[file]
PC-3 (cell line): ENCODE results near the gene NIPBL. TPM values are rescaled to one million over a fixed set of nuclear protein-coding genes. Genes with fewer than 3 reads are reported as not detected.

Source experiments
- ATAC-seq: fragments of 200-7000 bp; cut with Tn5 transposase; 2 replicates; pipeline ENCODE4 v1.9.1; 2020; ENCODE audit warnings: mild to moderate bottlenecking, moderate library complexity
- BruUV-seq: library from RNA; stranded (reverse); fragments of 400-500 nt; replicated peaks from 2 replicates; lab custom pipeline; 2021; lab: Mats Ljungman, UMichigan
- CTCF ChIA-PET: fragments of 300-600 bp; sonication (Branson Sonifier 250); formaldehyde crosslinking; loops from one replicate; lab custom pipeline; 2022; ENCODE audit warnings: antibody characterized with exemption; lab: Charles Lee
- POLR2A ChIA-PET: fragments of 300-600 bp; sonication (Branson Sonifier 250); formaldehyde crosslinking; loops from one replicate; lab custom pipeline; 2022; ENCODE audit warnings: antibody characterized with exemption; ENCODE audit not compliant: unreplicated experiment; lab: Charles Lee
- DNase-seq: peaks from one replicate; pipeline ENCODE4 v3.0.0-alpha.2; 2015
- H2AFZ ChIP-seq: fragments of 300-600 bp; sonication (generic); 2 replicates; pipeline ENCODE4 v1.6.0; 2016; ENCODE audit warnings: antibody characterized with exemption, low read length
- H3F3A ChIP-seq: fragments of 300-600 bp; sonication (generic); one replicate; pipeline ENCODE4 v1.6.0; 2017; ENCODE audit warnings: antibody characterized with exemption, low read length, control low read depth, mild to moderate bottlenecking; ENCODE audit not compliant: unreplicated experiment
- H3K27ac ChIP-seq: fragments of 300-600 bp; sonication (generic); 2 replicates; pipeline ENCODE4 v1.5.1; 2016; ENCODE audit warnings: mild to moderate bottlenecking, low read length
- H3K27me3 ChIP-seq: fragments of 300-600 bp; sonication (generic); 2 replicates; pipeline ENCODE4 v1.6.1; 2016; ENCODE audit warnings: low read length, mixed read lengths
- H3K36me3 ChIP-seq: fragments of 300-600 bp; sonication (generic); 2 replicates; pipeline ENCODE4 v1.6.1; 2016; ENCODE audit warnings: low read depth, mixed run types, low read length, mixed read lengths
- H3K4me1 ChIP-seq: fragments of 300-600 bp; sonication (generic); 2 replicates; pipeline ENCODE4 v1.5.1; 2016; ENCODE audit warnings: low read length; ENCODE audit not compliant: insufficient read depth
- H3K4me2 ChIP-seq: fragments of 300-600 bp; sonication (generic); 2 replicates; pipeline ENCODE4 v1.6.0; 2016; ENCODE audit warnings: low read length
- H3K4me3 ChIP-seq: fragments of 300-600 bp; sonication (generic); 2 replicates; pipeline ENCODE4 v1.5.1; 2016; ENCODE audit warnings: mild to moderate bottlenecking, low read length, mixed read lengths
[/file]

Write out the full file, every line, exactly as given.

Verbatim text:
PC-3 (cell line): ENCODE results near the gene NIPBL. TPM values are rescaled to one million over a fixed set of nuclear protein-coding genes. Genes with fewer than 3 reads are reported as not detected.

Source experiments
- ATAC-seq: fragments of 200-7000 bp; cut with Tn5 transposase; 2 replicates; pipeline ENCODE4 v1.9.1; 2020; ENCODE audit warnings: mild to moderate bottlenecking, moderate library complexity
- BruUV-seq: library from RNA; stranded (reverse); fragments of 400-500 nt; replicated peaks from 2 replicates; lab custom pipeline; 2021; lab: Mats Ljungman, UMichigan
- CTCF ChIA-PET: fragments of 300-600 bp; sonication (Branson Sonifier 250); formaldehyde crosslinking; loops from one replicate; lab custom pipeline; 2022; ENCODE audit warnings: antibody characterized with exemption; lab: Charles Lee
- POLR2A ChIA-PET: fragments of 300-600 bp; sonication (Branson Sonifier 250); formaldehyde crosslinking; loops from one replicate; lab custom pipeline; 2022; ENCODE audit warnings: antibody characterized with exemption; ENCODE audit not compliant: unreplicated experiment; lab: Charles Lee
- DNase-seq: peaks from one replicate; pipeline ENCODE4 v3.0.0-alpha.2; 2015
- H2AFZ ChIP-seq: fragments of 300-600 bp; sonication (generic); 2 replicates; pipeline ENCODE4 v1.6.0; 2016; ENCODE audit warnings: antibody characterized with exemption, low read length
- H3F3A ChIP-seq: fragments of 300-600 bp; sonication (generic); one replicate; pipeline ENCODE4 v1.6.0; 2017; ENCODE audit warnings: antibody characterized with exemption, low read length, control low read depth, mild to moderate bottlenecking; ENCODE audit not compliant: unreplicated experiment
- H3K27ac ChIP-seq: fragments of 300-600 bp; sonication (generic); 2 replicates; pipeline ENCODE4 v1.5.1; 2016; ENCODE audit warnings: mild to moderate bottlenecking, low read length
- H3K27me3 ChIP-seq: fragments of 300-600 bp; sonication (generic); 2 replicates; pipeline ENCODE4 v1.6.1; 2016; ENCODE audit warnings: low read length, mixed read lengths
- H3K36me3 ChIP-seq: fragments of 300-600 bp; sonication (generic); 2 replicates; pipeline ENCODE4 v1.6.1; 2016; ENCODE audit warnings: low read depth, mixed run types, low read length, mixed read lengths
- H3K4me1 ChIP-seq: fragments of 300-600 bp; sonication (generic); 2 replicates; pipeline ENCODE4 v1.5.1; 2016; ENCODE audit warnings: low read length; ENCODE audit not compliant: insufficient read depth
- H3K4me2 ChIP-seq: fragments of 300-600 bp; sonication (generic); 2 replicates; pipeline ENCODE4 v1.6.0; 2016; ENCODE audit warnings: low read length
- H3K4me3 ChIP-seq: fragments of 300-600 bp; sonication (generic); 2 replicates; pipeline ENCODE4 v1.5.1; 2016; ENCODE audit warnings: mild to moderate bottlenecking, low read length, mixed read lengths